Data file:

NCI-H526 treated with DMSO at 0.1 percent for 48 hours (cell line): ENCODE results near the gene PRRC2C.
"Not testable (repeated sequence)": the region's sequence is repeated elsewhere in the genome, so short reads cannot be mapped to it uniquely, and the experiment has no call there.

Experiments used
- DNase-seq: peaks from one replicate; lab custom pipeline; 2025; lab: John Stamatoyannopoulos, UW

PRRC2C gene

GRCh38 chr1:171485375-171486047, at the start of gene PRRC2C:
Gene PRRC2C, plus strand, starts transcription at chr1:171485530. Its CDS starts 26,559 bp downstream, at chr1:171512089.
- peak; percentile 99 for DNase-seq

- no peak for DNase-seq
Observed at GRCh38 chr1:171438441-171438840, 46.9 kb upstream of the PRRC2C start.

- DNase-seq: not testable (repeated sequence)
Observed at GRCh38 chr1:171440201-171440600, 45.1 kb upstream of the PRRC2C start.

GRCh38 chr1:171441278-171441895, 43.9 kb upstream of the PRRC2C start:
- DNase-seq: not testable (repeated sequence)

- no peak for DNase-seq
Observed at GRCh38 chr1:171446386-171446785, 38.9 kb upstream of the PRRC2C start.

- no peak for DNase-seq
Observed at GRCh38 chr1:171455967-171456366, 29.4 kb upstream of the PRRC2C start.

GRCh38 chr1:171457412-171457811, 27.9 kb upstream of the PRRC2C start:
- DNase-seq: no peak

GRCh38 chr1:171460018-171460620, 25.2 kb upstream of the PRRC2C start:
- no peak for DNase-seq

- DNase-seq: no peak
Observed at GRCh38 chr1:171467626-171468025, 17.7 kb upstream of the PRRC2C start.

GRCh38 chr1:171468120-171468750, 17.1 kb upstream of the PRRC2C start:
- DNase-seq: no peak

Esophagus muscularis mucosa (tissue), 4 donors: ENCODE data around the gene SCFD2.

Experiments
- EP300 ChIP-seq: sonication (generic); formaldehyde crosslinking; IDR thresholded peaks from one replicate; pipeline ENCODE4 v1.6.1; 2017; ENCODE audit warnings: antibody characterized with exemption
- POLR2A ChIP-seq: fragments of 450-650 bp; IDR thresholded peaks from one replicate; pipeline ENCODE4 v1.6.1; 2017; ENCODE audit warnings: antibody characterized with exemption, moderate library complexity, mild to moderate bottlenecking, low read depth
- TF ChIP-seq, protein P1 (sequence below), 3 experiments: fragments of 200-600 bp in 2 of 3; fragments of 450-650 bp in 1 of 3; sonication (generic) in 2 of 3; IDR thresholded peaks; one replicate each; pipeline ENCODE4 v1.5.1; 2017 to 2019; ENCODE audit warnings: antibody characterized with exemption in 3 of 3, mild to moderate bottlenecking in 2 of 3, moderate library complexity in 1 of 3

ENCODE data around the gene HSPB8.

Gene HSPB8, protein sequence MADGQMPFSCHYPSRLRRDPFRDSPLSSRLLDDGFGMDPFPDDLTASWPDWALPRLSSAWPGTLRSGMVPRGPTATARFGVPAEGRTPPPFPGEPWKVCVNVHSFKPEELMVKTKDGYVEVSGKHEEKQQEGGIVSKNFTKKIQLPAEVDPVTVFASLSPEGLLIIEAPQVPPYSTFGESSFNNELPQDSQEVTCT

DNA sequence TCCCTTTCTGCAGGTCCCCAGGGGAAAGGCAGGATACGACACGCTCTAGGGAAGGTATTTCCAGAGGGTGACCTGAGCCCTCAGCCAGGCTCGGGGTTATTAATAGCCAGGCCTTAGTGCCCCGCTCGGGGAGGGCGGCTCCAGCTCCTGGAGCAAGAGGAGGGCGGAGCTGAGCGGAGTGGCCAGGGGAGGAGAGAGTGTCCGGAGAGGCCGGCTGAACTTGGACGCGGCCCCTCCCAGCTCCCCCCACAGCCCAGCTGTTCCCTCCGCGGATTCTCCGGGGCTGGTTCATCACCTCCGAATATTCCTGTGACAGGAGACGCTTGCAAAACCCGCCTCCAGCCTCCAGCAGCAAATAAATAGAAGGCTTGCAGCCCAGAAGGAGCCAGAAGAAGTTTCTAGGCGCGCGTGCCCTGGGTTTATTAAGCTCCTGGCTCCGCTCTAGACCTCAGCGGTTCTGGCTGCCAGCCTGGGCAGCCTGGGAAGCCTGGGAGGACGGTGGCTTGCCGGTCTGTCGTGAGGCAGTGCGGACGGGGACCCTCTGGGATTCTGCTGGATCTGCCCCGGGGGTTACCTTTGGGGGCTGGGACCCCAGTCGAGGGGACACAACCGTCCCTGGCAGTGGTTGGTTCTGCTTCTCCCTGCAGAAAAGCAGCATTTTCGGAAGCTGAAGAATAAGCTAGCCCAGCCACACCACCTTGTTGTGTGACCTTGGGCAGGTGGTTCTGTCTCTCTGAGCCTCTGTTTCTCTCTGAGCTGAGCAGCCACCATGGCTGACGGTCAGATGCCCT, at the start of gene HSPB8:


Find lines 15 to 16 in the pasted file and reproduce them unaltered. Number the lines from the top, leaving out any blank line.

- no peak for DNase-seq
Observed at GRCh38 chr1:171446386-171446785, 38.9 kb upstream of the PRRC2C start.